Mexico: From backyard to growth market
Anyone looking for sound macroeconomic figures should divert their attention from Europe and look towards Latin America. There, in the shadow of Brazil and practically unnoticed by the rest of the world, Mexico has, in the past few years, developed into a significant growth market.
München - Sustainable economic growth of over three percent, an unemployment rate of less than five percent and total debt corresponding to around 40 percent of gross domestic product: Mexico is prospering. Following Brazil’s example, the new government, led by president Enrique Peña Nieto, wants to use the stable growth in order to further strengthen the growing middle class. In the past, the ’clasmedieros’ had already begun to expand significantly.
Over the past ten years, the middle class has grown by a good nine million people. Today, around 65 million Mexicans, over half of the total population, belong to the middle class. Around 98 percent of Mexicans now have electricity. The number of people who own a telephone has increased from 36 percent to 43 percent in the last few years; for computers, the figure has increased from 9 percent to 29 percent, and for fridges from 68 percent to 82 percent.
Young and well-qualified
And Mexico has another distinguishing feature: the country of the Aztecs is young. Over half of the population is under 30, and people are becoming increasingly well qualified. The proportion of university graduates is also relatively high for Latin America at 8.4 percent. Almost 50 percent of all 15 to 24 year olds in Mexico now attend a secondary school. Simultaneously, at just under seven percent, the illiteracy rate has almost halved in recent years.
More mobile phones, computers and other consumer goods: with increasing prosperity and regular income, our natural wish to protect our possessions against loss and set money aside for retirement grows too. “This environment can offer Allianz enormous opportunities for growth”, Sergio Ghibellini, CEO of Allianz in Mexico, is convinced. “Due to the country’s economic power and a market penetration rate that is still low and thanks to a reliable legal framework, the insurance market in Mexico will experience above-average growth over the next few years, and Allianz will be able to participate in this,” continues the CEO.
Top ratio for Allianz Mexico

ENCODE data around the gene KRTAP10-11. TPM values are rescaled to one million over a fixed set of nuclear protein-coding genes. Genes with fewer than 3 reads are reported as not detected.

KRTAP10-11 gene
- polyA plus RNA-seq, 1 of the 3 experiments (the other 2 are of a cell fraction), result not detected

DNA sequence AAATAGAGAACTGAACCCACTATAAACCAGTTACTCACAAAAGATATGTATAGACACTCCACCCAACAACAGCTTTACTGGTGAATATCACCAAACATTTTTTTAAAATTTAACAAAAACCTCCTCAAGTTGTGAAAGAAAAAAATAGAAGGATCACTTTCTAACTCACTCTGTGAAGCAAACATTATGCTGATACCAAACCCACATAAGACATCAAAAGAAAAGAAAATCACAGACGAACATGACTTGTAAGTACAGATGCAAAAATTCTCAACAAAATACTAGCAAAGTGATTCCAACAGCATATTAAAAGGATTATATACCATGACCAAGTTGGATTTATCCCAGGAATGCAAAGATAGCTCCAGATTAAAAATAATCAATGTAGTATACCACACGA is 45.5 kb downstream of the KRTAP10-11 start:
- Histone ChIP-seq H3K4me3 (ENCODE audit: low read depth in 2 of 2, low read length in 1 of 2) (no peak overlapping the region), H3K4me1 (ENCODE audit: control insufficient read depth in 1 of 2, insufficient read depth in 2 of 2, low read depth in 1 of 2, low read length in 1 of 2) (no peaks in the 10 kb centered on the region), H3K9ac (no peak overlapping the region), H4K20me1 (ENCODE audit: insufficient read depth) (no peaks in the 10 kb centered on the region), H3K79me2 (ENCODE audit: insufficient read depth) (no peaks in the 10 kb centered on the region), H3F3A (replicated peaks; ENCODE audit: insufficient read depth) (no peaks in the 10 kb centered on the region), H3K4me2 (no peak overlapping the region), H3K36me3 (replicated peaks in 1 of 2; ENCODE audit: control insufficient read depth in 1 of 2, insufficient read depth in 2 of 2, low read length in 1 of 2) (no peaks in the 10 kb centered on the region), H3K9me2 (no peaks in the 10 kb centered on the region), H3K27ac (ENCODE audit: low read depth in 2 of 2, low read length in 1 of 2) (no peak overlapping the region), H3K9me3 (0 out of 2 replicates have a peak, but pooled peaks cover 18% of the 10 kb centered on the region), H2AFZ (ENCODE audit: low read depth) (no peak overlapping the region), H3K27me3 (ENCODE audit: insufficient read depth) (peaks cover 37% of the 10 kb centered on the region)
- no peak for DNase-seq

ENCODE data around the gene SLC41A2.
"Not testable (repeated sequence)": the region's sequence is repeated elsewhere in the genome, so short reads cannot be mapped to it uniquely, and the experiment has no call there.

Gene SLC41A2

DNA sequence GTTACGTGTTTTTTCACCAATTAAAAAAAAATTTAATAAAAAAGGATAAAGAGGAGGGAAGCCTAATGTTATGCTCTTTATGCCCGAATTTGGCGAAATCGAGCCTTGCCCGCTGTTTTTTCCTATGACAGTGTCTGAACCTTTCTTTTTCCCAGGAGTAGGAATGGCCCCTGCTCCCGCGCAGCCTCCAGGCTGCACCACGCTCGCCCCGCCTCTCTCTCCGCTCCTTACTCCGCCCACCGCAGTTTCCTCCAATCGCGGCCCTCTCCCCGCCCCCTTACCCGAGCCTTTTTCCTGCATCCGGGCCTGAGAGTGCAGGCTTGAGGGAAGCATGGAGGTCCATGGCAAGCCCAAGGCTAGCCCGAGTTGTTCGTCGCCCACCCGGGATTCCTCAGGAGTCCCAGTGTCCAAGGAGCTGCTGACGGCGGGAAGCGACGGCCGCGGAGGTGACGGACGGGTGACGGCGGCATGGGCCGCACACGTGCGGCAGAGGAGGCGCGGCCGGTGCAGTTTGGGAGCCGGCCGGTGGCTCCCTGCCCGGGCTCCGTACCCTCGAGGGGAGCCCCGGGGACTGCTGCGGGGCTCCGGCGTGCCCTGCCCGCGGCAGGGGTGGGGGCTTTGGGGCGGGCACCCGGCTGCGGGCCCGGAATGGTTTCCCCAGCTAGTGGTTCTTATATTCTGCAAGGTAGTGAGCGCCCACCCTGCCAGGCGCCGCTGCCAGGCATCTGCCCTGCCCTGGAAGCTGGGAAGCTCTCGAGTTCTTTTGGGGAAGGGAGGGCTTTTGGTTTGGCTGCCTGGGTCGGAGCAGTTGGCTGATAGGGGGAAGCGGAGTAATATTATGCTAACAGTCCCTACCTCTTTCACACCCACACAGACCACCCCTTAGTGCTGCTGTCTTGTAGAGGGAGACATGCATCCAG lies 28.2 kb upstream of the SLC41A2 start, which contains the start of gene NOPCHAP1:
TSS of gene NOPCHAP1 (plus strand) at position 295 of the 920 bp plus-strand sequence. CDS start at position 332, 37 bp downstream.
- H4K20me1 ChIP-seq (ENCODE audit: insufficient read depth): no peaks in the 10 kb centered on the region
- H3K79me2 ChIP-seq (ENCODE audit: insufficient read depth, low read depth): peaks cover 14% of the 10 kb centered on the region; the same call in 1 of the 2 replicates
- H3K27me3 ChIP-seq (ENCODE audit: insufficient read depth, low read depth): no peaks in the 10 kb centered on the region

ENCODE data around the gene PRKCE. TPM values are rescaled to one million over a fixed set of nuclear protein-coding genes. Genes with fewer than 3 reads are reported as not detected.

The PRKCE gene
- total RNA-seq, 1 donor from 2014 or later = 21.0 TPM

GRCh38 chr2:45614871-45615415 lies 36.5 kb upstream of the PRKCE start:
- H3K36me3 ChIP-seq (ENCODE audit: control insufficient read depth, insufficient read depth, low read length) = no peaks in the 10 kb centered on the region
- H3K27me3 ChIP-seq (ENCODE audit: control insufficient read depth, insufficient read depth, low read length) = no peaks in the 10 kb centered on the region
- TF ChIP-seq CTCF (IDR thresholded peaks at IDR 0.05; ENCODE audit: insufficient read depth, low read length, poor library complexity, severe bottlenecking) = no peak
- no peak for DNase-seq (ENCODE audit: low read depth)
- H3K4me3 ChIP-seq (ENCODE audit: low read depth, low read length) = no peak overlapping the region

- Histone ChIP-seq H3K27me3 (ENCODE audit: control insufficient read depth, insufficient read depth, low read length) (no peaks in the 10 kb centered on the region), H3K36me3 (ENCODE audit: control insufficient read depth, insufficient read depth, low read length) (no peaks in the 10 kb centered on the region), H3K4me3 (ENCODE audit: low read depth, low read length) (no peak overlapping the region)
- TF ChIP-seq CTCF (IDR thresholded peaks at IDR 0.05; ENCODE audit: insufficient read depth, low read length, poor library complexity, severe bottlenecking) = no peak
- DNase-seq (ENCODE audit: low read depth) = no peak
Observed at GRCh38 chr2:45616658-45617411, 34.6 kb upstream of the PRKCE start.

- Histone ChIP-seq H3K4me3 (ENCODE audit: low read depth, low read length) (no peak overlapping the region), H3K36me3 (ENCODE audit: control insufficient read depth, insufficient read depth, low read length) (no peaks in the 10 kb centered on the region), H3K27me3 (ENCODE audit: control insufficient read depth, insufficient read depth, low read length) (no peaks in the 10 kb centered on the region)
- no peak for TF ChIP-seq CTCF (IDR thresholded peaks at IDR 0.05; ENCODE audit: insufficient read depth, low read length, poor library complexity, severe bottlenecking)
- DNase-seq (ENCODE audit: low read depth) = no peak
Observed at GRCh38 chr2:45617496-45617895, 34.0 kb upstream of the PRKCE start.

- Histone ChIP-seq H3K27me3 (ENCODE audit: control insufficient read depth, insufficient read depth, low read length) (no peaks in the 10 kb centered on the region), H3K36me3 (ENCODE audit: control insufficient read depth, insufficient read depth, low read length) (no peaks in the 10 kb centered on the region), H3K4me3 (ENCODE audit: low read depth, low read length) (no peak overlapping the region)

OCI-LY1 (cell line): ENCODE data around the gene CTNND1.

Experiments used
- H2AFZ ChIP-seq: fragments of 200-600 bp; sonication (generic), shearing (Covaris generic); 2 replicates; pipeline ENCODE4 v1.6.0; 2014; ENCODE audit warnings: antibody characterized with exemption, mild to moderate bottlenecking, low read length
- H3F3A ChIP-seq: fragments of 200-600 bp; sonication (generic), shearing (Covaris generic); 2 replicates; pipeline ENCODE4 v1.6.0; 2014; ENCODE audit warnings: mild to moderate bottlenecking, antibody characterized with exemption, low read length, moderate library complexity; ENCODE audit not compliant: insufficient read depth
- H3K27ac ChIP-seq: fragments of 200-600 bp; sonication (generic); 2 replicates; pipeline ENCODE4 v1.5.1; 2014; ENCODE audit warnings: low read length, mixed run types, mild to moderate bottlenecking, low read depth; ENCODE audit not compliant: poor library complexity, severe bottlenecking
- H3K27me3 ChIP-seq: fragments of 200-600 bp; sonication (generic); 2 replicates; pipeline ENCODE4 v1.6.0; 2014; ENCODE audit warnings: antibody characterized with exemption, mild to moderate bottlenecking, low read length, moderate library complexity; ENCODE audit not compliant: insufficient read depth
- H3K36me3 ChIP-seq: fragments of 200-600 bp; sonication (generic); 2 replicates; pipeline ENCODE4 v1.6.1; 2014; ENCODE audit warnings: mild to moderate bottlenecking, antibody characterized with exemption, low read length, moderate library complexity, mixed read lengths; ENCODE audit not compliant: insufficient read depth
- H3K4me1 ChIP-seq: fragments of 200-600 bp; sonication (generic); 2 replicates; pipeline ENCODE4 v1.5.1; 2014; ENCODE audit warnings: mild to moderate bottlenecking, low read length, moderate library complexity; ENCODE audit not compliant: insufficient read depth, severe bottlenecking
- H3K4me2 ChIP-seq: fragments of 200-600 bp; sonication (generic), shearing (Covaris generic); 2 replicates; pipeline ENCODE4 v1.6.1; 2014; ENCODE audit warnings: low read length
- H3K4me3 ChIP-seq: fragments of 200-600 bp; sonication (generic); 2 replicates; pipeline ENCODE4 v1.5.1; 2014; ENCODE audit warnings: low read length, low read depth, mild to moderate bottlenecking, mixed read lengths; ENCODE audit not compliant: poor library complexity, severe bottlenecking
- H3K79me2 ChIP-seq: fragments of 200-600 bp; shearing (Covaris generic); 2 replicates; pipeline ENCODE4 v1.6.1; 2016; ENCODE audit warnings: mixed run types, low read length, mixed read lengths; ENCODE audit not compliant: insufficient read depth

Since its entry onto the market in 1985, Allianz in Mexico has continuously expanded its range of products for both corporate and retail customers. It now offers a wide selection of property and casualty (P&C), life and health insurance products. With around 600,000 customers at present, Allianz has a sound customer base in the second largest insurance market in Latin America, which is to grow significantly in the coming years as sales channels are strengthened. Allianz insurance products are primarily sold in Mexico by brokers and agents.
In the area of P&C, Allianz Mexico is already among the front runners in the Allianz Group, with a combined ratio of 90.8 percent. In 2012, gross written premiums increased by nine percent to 266.5 million euros. Operating profit in this segment rose significantly by 46 percent, to 19.5 million euros.
More focus on healthcare and retirement provision
Mexico is not just young, however. Mexico is getting ever older, too. Thanks to fundamental improvements in the healthcare sector, the average life expectancy for people there has risen consistently over the past few years, and now comes in at 77. This means that the emerging middle class is also starting to turn more attention to issues like healthcare and retirement provision.
This is also reflected in the figures for Allianz in Mexico. In the past three years alone, gross written premiums in the area of life and health have tripled to their current level of around 150 million euros. Nonetheless, market penetration in this segment still accounts for less than one percent of the gross domestic product. Sergio Ghibellini: “This shows just what enormous potential for growth there is for us here.”
Mexicans are optimistic
Experts calculate that with predicted economic growth of four percent, consumer spending will increase by 10 to 15 billion US-dollars per year. Part of this money will certainly be allocated to safeguarding this prosperity and to retirement provision. Sergio Ghibellini: “We are well prepared to meet this demand with suitable products and services.”
Mexico’s example illustrates once again how important sustainable growth is for the development of a stable middle class, which in return reinforces consumption with its purchasing power and thus ensures continued growth, more jobs, increased prosperity and stable domestic demand.
And finally, yet another piece of good news: according to a recent study, Mexican consumers are currently assessing their financial situation more positively than at any other time in the last five years. Solid finances, sustainable growth, an expanding middle class and optimism: Mexico has more to offer than just sun, sand and beaches.
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